Benefits of Copyright Registration

Friday, May 29th, 2020

Copyright exists automatically in an original work of authorship as soon as it is fixed in a tangible medium. The copyright affords the author six exclusive rights that are protected by U.S. law. Although not mandatory, an author can enhance the protections of copyright by registering the work with the United States Copyright Office. Once a work is registered it establishes an author’s claim to copyright with the Copyright Office, which allows the author to defend and enforce the rights of the work through litigation. Notice of registration most commonly consists of the copyright symbol © or the word “Copyright,” along with the name of the copyright owner and the year of first publication. While placing a copyright notice on any original work is good practice, placing a copyright notice on a work does not substitute for registration.

An application for registration can be filed by the author or owner of an exclusive right in a work, the owner of all the exclusive rights or an agent on the author or owner’s behalf. (see this post for copyright ownership) There are three essential parts to a registration application: a completed application, a nonrefundable filing fee and a nonreturnable deposit. The deposit is a copy, or copies, of the work being registered and “deposited” with the Copyright Office.

The certificate of registration is important because it creates a public record containing all of the critical information relating to the original work and the author or owner. The information that becomes public record includes the title of the work, the author of the work, the name and address of the claimant or copyright owner, the year of creation and other information regarding the status of the work, such as whether it’s been published, has been previously registered or includes preexisting material. Since registration is not mandatory, it can be done at any time within the life of the copyright. (see this post for the lifespan of copyright)  There are certain benefits to timely filing a copyright application addressed in benefit three below.

Aside from establishing a public record of a copyright claim, registration has multiple advantages. Following, are four of the most critical statutory benefits as stated by the Copyright Office. First, before an infringement suit can be filed in court, the work must be registered with the Copyright Office. Second, registration establishes prima facie evidence of the validity of the copyright and the facts stated in the certificate when registration is made before or within five years of publication. Third, when a registration is made prior to infringement or within three months after publication of a work, a copyright owner is eligible for statutory damages, attorneys’ fees and other related costs. Lastly, registration allows a copyright owner to establish a record with the U.S. Customs and Border Protection for protection against the importation of infringing copies.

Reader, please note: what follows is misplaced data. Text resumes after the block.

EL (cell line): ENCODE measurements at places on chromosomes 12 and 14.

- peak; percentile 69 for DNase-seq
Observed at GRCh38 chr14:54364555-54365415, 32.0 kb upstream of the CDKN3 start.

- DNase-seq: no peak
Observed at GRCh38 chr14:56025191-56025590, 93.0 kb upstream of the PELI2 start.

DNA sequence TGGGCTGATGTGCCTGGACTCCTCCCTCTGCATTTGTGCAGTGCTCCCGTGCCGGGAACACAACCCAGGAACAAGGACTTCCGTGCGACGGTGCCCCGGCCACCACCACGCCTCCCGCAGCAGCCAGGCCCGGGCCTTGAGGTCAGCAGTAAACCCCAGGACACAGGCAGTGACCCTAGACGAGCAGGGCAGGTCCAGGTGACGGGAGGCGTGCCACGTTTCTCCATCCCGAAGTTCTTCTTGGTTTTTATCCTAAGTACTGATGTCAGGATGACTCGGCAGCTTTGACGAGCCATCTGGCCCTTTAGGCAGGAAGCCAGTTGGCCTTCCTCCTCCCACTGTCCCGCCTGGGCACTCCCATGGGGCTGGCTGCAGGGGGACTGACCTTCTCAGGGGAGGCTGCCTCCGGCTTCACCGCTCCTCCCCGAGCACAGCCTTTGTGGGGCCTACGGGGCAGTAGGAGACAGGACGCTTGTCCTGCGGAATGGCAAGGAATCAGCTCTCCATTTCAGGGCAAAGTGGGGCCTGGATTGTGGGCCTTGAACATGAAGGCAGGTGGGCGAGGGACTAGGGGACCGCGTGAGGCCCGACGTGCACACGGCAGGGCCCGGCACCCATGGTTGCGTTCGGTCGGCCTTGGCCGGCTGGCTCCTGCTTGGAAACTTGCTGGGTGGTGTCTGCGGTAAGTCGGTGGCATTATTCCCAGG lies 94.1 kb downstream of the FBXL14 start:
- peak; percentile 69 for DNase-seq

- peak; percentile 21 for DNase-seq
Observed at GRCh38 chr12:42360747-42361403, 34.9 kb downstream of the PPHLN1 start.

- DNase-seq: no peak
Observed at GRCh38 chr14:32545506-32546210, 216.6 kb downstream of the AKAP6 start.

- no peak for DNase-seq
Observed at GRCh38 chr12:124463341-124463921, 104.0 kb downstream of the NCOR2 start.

The effective date of registration to the certificate of registration is the day the Copyright Office receives a completed registration application. If the registration does not contain all of the required elements, as mentioned above, the date will not be set until the Copyright Office is in possession of those elements. Though there is no deadline for this, copyright registration (or refusal) from the Copyright Office is necessary prior to filing a lawsuit for copyright infringement. An applicant may seek statutory damages and attorneys’ fees in an infringement suit if the action began after the effective date of registration. Though collection can only take place after the effective date of registration, the law provides a three-month grace period after publication wherein full remedies may be recovered for any infringement action that began during those three months after publication if registration is made before the period ends.

Although registration is not mandatory since copyright is instilled in a work as soon as it is fixed in a tangible medium, registration (indeed timely registration) has many benefits.

When is the Proper Time to File for Patent, Trademark, Copyright Protection?

Monday, December 30th, 2019

Trademarks are privy to a certain level of common law protection. This protection is generated through actual use in commerce and is afforded to the first user of the mark in commerce within the geographic area in which it is used. Filing for a trademark registration on either the state or national level is not required but can expand and enhance the common law protections granted to the first user of the mark. A state trademark registration will provide protection within the specific state. A federal trademark registration will protect goods or services sold in interstate commerce, or between the United States and another country. A federal registration provides exclusive rights to the mark throughout the U.S., as to any mark first used after the filing of the registration. This prevents latecomers from using a similar trade or service mark on similar goods or services anywhere in the U.S.